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A novel oral tracer procedure for measurement of habitual myofibrillar protein synthesis


  • Presented at the Joint European Stable Isotope Users Group Meeting (JESIUM) 2012 held in Leipzig, Germany, on September 2–7, 2012.

Correspondence to: T. Preston, Scottish Universities Environmental Research Centre, University of Glasgow, Rankine Avenue, Scottish Enterprise Technology Park, East Kilbride G75 0QF, UK.




Conventionally, myofibrillar protein synthesis is measured over time periods of hours. In clinical studies, interventions occur over weeks. Functional measures over such periods may be more representative. We aimed to develop a novel method to determine myofibrillar protein fractional synthetic rate (FSR) to estimate habitual rates, while avoiding intravenous tracer infusions.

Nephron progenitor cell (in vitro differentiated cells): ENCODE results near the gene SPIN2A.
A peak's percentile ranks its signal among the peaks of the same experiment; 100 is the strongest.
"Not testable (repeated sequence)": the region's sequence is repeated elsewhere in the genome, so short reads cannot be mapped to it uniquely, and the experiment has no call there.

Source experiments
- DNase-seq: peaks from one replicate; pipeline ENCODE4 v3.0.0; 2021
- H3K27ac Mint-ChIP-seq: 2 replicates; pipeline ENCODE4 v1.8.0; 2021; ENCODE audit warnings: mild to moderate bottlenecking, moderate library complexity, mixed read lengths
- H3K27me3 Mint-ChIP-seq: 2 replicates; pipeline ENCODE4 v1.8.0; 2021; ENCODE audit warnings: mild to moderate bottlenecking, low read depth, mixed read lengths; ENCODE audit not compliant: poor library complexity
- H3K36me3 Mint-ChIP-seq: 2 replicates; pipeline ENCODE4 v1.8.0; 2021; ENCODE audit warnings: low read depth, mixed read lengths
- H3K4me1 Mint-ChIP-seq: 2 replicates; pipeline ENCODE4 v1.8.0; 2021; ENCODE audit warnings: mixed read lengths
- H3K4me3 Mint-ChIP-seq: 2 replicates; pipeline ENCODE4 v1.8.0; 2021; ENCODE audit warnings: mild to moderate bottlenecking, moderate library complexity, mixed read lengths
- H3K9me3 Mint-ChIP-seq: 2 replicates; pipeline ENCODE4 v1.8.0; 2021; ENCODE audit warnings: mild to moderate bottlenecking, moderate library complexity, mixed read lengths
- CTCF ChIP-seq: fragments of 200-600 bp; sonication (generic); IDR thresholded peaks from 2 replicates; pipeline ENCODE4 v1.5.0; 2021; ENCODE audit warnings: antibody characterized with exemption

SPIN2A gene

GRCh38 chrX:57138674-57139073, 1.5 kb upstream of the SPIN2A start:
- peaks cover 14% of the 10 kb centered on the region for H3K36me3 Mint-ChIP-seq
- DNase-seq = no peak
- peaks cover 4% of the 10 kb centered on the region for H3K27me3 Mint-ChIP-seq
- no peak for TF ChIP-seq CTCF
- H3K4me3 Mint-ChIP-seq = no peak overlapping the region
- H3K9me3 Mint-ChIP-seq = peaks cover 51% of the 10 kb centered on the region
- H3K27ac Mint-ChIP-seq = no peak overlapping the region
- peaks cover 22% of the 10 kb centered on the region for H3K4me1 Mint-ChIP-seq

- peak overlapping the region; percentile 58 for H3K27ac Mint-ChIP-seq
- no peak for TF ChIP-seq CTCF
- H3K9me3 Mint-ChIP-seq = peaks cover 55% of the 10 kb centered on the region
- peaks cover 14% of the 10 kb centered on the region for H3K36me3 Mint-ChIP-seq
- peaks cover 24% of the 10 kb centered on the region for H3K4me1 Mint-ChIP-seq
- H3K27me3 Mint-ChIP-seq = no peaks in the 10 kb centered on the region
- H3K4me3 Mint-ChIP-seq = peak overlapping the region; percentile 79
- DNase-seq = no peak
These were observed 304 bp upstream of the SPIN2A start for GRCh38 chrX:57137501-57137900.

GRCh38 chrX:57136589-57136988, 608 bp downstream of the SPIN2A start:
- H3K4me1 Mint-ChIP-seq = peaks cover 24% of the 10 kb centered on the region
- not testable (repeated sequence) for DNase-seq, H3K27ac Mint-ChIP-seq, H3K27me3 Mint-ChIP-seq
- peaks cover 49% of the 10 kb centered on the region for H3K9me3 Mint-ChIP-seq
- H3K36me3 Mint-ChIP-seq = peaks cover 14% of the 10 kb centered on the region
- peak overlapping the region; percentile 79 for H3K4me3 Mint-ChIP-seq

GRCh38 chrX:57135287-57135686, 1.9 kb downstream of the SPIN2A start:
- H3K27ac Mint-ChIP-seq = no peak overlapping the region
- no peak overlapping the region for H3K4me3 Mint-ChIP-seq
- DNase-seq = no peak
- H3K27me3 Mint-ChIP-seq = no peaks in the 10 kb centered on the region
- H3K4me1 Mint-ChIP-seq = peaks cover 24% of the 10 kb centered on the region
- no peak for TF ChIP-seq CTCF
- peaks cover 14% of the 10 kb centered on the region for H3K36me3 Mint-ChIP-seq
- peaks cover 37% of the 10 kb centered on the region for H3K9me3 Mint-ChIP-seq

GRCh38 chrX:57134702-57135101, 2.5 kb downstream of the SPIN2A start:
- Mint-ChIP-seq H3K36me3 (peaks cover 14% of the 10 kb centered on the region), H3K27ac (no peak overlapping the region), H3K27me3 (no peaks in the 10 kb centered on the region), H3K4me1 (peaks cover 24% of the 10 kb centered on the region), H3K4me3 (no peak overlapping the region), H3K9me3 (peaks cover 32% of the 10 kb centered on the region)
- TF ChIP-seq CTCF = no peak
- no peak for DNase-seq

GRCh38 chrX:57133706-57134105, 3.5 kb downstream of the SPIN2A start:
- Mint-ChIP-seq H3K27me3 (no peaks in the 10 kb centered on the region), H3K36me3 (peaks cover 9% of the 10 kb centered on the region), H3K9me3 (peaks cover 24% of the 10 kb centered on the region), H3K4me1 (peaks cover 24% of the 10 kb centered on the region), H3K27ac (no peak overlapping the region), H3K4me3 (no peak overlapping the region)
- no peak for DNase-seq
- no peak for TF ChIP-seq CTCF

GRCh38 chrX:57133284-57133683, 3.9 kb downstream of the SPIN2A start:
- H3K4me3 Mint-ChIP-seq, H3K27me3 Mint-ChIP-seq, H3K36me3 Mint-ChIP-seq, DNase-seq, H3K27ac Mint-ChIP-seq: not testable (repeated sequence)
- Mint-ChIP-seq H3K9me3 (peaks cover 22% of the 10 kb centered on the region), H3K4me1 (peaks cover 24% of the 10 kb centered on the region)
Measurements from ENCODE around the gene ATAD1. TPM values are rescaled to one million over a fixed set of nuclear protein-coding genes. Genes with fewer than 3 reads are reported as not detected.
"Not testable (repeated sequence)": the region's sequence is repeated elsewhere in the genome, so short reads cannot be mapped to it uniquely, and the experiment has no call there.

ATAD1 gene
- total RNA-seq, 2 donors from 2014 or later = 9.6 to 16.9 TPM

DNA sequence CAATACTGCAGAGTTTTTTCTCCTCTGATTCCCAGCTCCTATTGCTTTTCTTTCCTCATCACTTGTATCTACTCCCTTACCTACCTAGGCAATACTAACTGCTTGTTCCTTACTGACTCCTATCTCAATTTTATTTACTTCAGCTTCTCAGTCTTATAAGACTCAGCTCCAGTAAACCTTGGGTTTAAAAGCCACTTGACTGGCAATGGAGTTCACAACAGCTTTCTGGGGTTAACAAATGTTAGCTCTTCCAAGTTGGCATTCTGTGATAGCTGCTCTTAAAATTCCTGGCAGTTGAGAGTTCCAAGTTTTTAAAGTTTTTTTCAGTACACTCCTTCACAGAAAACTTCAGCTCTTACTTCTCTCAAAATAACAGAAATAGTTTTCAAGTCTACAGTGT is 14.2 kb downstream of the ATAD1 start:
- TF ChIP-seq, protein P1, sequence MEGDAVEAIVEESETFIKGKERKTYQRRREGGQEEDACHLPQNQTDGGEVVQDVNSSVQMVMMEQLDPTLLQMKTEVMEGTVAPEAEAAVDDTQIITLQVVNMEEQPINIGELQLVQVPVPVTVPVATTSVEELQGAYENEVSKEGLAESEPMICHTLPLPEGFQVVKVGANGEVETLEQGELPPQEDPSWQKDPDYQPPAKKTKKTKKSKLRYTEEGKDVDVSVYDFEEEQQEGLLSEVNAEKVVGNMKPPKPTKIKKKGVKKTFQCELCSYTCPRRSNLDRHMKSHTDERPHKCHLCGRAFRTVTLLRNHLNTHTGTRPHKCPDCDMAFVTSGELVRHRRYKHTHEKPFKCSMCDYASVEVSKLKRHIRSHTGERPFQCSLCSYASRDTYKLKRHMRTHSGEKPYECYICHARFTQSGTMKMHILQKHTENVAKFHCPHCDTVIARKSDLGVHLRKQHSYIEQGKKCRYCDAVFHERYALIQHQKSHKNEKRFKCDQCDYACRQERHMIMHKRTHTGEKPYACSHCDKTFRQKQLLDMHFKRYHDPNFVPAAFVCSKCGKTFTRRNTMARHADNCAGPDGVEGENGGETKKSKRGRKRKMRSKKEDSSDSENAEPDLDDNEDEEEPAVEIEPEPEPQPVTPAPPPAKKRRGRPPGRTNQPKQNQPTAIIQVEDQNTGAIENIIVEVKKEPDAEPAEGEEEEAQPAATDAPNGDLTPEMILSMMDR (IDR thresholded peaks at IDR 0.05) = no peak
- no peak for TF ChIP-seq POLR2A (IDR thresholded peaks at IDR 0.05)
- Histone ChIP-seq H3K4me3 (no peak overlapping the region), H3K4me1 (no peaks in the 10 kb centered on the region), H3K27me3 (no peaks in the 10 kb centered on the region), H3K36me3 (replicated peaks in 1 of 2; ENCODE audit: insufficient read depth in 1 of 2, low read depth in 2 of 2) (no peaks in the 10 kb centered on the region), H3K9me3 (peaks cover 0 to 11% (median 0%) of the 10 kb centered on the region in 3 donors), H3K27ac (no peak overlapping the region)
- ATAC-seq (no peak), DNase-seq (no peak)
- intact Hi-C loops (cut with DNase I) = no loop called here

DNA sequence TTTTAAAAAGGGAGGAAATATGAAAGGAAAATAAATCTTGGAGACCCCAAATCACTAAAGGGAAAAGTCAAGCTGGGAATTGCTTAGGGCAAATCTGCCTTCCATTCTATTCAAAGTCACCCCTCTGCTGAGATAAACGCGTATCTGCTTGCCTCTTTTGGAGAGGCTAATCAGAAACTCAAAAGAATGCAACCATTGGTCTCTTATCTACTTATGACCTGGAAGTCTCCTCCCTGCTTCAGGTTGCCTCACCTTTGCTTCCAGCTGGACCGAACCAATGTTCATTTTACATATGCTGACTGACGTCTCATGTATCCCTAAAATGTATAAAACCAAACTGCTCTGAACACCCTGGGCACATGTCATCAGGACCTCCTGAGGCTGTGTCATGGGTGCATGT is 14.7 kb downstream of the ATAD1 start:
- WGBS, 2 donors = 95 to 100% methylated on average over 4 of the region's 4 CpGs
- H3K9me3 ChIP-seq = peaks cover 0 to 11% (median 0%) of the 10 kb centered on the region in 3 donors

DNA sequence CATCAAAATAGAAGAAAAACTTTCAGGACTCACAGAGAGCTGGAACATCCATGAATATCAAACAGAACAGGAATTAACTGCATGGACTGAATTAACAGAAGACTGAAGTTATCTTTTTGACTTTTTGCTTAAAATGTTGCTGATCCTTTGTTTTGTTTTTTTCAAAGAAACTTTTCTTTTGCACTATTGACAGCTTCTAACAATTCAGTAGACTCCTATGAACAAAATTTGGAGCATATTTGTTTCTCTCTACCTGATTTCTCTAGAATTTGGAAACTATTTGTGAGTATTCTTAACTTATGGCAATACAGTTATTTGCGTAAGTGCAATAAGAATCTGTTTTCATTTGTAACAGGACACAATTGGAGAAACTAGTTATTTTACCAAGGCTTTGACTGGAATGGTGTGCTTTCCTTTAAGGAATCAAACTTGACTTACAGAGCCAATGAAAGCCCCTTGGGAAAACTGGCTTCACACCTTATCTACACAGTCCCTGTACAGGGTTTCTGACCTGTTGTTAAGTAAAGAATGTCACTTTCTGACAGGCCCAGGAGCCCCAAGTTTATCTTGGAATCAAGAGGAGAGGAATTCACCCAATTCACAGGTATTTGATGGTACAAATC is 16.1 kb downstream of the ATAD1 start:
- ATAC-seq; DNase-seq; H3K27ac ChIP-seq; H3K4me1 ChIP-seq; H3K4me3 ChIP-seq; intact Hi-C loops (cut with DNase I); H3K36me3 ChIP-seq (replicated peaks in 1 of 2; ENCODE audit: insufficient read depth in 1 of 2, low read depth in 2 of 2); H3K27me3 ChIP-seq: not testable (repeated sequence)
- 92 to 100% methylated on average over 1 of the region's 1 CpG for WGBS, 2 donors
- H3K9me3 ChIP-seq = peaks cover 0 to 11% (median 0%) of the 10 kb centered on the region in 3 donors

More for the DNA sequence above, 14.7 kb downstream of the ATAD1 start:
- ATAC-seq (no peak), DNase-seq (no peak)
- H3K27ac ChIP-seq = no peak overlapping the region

Four healthy males were given 100 g water enriched to 70 Atom % with 2H2O as a single oral bolus. Vastus-lateralis needle biopsies were performed and plasma samples collected, 3–13 days post-dose. 2H enrichment in body water was measured in plasma using continuous flow isotope ratio mass spectrometry (IRMS). Myofibrillar protein was isolated from muscle biopsies and acid hydrolysed. 2H enrichment of protein-bound and plasma-free alanine was measured by gas chromatography (GC)/pyrolysis/IRMS. Myofibrillar protein FSR was calculated (% day–1).


The tracer bolus raised the initial enrichment of body water to 1514 ppm 2H excess. Water elimination followed a simple exponential. The average elimination half-time was 8.3 days. Plasma alanine, labelled during de novo synthesis, followed the same elimination kinetics as water. The weighted average myofibrillar protein FSR from the four subjects was 1.38 % day–1 (range, 1.0–1.9 % day–1).


Myofibrillar protein FSR was measured in free-living healthy individuals over 3–13 days. Using a single oral 2H2O bolus, endogenous labelling of alanine occurred in a predictable manner giving estimates of synthesis comparable with published values. Furthermore, the protocol does not compromise the ability to measure other important metabolic processes such as total energy expenditure. Copyright © 2013 John Wiley & Sons, Ltd.

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